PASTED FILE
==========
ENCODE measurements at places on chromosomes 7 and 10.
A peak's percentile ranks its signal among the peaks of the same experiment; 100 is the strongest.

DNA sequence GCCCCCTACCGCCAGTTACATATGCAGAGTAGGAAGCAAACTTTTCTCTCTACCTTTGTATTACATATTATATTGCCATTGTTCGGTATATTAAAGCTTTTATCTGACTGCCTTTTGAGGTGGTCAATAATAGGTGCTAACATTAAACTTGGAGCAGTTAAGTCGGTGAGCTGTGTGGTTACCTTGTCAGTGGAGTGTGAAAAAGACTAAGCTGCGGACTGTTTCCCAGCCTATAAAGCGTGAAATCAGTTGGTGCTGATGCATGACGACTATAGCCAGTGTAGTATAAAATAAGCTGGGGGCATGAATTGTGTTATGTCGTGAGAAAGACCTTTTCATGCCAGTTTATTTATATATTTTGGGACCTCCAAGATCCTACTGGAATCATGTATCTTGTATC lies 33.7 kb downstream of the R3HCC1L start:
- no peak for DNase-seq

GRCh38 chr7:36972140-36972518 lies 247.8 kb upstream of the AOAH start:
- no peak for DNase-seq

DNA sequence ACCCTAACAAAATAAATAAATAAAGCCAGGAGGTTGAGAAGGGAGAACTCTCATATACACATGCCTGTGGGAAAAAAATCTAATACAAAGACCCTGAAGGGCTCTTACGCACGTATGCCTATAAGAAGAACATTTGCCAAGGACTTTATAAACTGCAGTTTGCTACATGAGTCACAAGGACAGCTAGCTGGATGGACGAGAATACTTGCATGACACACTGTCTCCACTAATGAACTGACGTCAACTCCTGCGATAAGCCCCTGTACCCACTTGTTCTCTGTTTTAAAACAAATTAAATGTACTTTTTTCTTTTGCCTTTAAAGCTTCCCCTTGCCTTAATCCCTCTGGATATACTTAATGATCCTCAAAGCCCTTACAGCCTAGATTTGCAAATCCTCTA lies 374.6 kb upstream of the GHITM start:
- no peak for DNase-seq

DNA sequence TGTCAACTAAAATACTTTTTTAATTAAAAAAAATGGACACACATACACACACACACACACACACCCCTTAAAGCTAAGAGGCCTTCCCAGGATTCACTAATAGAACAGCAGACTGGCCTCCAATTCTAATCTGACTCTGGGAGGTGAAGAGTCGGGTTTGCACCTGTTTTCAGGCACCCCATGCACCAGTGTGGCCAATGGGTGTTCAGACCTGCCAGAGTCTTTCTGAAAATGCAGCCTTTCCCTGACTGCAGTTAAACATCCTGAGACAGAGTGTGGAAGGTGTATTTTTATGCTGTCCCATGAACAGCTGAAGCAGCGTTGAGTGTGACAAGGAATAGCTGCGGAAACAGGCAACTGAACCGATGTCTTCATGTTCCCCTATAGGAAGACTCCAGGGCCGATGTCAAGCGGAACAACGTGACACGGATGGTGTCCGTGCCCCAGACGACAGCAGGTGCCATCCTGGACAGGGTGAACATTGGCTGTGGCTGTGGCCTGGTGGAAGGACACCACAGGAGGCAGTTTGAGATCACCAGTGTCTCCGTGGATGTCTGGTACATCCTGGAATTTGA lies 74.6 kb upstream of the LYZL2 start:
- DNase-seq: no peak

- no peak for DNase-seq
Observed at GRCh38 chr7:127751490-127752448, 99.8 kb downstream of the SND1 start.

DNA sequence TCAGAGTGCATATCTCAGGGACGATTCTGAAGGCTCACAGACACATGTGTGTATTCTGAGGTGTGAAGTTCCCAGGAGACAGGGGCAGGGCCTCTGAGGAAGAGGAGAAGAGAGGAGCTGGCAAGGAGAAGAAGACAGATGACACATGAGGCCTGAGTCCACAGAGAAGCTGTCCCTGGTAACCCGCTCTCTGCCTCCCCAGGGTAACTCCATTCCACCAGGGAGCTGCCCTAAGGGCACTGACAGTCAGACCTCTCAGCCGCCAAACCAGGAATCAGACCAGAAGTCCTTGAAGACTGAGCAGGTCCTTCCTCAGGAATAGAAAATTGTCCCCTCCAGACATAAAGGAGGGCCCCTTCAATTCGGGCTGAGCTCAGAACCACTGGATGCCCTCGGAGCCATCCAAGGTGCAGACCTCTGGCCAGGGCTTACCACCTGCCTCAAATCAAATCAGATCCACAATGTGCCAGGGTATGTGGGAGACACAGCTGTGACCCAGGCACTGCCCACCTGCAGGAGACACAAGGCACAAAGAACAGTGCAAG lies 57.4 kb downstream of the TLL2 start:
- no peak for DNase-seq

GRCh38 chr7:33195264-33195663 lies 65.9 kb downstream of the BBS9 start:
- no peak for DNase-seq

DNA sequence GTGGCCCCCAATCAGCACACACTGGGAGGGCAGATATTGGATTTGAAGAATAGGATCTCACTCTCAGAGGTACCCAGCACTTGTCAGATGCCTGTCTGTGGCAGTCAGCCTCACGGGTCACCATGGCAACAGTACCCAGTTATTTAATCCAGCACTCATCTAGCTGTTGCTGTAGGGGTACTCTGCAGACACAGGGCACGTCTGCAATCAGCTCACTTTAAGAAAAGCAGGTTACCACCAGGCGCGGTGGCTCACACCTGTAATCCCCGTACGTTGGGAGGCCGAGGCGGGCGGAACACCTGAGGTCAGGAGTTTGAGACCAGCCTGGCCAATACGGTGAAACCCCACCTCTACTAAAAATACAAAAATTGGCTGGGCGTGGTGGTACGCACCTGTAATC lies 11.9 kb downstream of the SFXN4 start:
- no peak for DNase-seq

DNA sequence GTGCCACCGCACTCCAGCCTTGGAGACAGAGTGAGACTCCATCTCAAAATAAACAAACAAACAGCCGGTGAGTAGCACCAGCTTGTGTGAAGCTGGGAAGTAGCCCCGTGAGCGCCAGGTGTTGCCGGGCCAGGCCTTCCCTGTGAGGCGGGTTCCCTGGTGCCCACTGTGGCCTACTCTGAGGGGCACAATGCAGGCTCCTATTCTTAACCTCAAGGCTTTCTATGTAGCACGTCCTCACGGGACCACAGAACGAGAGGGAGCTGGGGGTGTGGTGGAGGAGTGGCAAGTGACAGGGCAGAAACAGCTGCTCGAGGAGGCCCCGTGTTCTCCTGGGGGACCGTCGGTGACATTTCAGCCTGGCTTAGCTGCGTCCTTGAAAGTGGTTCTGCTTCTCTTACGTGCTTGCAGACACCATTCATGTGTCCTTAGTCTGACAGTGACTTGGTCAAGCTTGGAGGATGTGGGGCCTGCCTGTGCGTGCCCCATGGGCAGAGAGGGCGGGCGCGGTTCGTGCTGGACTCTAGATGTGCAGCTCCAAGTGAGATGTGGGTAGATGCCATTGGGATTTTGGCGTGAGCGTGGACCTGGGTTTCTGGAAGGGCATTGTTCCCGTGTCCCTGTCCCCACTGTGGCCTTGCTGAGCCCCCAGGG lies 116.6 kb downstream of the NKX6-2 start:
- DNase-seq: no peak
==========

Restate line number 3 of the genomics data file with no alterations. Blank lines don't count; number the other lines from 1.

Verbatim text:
DNA sequence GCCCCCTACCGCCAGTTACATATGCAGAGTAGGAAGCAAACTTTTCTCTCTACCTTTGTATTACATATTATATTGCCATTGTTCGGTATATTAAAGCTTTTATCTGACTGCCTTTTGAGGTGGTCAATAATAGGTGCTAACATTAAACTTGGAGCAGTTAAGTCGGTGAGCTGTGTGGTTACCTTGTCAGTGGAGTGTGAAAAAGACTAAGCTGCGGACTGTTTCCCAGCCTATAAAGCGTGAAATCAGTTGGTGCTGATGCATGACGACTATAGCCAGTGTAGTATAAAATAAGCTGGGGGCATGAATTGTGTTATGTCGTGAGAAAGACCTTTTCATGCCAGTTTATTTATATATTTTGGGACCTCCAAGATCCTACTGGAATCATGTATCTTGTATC lies 33.7 kb downstream of the R3HCC1L start: